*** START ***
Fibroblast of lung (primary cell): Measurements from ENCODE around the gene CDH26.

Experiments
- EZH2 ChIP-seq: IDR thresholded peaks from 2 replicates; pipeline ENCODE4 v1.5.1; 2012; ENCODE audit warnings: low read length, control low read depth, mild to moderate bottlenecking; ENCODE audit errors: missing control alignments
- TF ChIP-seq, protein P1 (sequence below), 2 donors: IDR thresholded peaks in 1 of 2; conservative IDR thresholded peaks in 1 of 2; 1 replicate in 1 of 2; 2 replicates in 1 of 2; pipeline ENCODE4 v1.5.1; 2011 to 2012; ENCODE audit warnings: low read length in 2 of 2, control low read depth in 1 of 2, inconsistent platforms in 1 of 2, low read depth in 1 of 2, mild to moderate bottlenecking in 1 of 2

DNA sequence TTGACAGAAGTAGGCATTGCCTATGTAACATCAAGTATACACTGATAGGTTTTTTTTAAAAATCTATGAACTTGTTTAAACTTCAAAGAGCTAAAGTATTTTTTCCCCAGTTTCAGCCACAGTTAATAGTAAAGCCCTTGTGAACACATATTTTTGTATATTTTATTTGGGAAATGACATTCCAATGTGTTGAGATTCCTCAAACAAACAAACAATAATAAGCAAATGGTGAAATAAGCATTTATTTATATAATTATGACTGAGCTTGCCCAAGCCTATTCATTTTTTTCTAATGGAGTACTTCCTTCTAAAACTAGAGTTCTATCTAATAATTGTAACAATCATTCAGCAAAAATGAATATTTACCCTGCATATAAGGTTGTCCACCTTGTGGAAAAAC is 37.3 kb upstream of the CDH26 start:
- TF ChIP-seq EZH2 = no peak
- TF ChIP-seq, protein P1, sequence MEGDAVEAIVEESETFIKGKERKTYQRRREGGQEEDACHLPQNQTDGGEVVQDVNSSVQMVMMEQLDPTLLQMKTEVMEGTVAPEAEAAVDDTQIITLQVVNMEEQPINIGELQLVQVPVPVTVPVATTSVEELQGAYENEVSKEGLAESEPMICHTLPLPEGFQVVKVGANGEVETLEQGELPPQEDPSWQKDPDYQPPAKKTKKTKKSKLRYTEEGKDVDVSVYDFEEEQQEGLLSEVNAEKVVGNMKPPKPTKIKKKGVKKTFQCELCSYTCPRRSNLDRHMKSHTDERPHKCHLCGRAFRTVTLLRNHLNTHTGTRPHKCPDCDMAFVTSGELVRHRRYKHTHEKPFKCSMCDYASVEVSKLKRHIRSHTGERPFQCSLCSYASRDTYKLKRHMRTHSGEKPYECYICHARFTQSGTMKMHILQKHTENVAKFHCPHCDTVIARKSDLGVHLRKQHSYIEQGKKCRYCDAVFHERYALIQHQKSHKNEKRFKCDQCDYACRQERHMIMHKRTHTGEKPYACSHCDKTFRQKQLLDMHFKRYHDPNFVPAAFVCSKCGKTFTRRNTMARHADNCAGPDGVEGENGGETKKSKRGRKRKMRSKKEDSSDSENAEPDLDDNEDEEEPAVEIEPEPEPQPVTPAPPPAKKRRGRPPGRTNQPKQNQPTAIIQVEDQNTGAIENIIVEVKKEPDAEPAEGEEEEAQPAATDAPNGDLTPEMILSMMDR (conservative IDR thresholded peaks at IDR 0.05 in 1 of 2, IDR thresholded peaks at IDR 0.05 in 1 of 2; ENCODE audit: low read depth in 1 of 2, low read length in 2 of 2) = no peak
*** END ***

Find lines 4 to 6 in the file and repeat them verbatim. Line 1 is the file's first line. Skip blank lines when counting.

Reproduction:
- TF ChIP-seq, protein P1 (sequence below), 2 donors: IDR thresholded peaks in 1 of 2; conservative IDR thresholded peaks in 1 of 2; 1 replicate in 1 of 2; 2 replicates in 1 of 2; pipeline ENCODE4 v1.5.1; 2011 to 2012; ENCODE audit warnings: low read length in 2 of 2, control low read depth in 1 of 2, inconsistent platforms in 1 of 2, low read depth in 1 of 2, mild to moderate bottlenecking in 1 of 2

DNA sequence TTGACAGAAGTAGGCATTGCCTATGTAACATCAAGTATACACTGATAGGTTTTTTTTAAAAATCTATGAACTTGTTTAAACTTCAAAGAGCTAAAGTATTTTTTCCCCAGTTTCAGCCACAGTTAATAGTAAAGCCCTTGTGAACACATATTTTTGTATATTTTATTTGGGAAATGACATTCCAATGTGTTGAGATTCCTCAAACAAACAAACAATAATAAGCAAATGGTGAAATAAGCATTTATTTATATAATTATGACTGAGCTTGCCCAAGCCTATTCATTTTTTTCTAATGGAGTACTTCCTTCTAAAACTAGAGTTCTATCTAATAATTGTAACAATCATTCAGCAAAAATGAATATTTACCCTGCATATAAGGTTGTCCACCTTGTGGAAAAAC is 37.3 kb upstream of the CDH26 start:
- TF ChIP-seq EZH2 = no peak